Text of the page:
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Oklahoma State University
spears school tributes: 100 for 100

Spears School of Business at Oklahoma State University

Don Brattain

Management (1962)

don
Don Brattain

As an underclassman, Don Brattain sat in the office of the dean at Oklahoma State University’s College of Business contemplating his options. This one decision – from one discussion with Dean Eugene Swearingen – would change the trajectory of his entire career and possibly his family’s future.

The Ponca City, Okla., native says OSU was the natural college of choice with the Stillwater campus being within 40 miles from his hometown.

He had married right out of high school so he and his wife stayed in Ponca City while he commuted to Stillwater. He drove 80 miles every day to take classes from the College of Business while working at the local paint store.

When the couple’s first son, Kurt was born with a cleft palate, the young father felt he had no choice but to leave school to help take care of his child. He met with Swearingen to inform him about what he was contemplating. The dean, who also had a nephew that was born with a cleft palate, convinced Brattain to stay at OSU.

“He said, ‘It will be tough but getting an education is the best thing you can do for your family in the long run.’ That discussion with Dean Swearingen had a profound impact on me,” says Brattain.

Brattain decided to continue his education while simultaneously taking the best care of their son who grew up to become a medical doctor. “When I think back on the influence of my upbringing and the guidance I received from OSU, a voice telling me to always stay the course and have a good work ethic and good things will happen – it’s something that has stayed with me my entire career,” says Brattain, who applied that work ethic to his studies, making the Dean’s List.

After OSU, Brattain moved to Littleton, Colo., to work as an administrator in the research center of Marathon Oil Company. He also completed the Stanford University Executive Program, in Palo Alto, Calif. By the age of 28, he was working as a Vice President of Store Operations for Target, based in Minneapolis, Minn.

In 1975, he became the Vice President of Human Resources at The Toro Company and was later promoted to the Senior Vice President of all administration, responsible for human resources, legal, public relations, MIS, and mergers and acquisitions. During his time there he purchased Barefoot Grass, a home service business that was a division of Toro. In nine years, he and his team increased the company’s value from $3 million to $60 million when it was sold 2000.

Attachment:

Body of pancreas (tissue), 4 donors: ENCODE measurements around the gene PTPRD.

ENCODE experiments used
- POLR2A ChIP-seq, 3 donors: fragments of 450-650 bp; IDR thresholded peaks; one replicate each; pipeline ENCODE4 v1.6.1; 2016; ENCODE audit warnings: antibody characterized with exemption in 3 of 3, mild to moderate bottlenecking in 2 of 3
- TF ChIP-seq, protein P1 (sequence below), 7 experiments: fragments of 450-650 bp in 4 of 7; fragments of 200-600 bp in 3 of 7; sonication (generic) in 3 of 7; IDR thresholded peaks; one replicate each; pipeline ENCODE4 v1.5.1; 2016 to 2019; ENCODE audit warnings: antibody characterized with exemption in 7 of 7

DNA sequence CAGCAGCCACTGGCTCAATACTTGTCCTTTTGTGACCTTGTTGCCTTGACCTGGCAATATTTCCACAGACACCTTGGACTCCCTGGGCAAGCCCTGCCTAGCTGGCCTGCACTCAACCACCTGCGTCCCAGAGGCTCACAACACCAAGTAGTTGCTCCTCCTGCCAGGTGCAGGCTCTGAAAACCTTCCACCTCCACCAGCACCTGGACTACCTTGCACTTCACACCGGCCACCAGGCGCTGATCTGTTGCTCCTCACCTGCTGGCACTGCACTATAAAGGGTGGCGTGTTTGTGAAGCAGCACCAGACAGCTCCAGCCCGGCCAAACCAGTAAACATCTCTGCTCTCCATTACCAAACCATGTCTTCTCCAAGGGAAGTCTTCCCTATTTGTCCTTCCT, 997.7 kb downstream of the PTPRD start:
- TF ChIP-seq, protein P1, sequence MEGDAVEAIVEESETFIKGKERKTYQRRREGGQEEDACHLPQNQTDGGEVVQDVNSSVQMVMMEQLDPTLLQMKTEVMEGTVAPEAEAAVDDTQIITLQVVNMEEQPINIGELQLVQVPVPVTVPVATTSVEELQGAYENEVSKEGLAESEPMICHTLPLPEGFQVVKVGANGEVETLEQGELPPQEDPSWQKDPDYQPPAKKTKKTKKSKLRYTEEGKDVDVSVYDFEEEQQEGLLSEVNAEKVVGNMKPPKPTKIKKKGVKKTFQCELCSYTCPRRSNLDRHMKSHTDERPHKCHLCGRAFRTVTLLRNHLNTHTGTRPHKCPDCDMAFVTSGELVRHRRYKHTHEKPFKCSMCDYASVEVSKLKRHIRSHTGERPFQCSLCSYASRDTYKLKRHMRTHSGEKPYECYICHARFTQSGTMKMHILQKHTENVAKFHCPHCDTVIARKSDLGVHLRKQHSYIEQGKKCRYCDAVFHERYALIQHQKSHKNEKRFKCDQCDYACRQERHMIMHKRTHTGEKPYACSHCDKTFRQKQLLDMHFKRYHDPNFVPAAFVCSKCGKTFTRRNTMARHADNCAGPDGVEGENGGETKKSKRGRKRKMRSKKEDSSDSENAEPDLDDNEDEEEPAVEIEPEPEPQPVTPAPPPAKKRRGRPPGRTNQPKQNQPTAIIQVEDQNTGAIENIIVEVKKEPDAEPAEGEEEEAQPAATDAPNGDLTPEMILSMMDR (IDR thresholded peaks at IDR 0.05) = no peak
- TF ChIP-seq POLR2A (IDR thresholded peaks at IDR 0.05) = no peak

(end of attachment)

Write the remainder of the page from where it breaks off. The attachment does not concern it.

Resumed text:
In 1981, he launched Brattain & Associates, a private investment company located in Minneapolis, where he resides in his current role as President.

Brattain severs on several private company boards in the medical and software industries. He is the Chairman of Geissler Technologies, a livestock imaging and identification products company. He also serves as Director and Audit Committee Chair on the board of Tyler Technologies, chaired by John Yeaman, a former OSU College of Business classmate and 100 For 100 honoree.

Over the course of his career, Brattain has taken five companies public, enjoying his career as an entrepreneurship but keeping a balanced lifestyle.

In 1994 he founded the Jane Brattain Breast Cancer Center, a specialty provider for diagnosis and treatment of breast cancer, in honor of his wife who is a breast cancer survivor.

Today, he keeps close ties with OSU, making a few trips every year to campus as a season-ticket holder to the Cowboys football games. In 2001 he endowed a professorship in the OSU School of Entrepreneurship. “I’ve always felt indebted to OSU,” Brattain says.

He was inducted in 2004 into the Spears School of Business Hall of Fame.

He and Jane reside in the Twin City area of Minnesota. He is proud of his five adult children who all have careers in the education and medical industries. He is especially proud to have one granddaughter start OSU’s graduate speech-pathology program the fall of 2014.

“I feel fortunate, honored and humbled to be a part of the 100 For 100,” he says. “What can I say? This is a very significant honor of which I never expected.”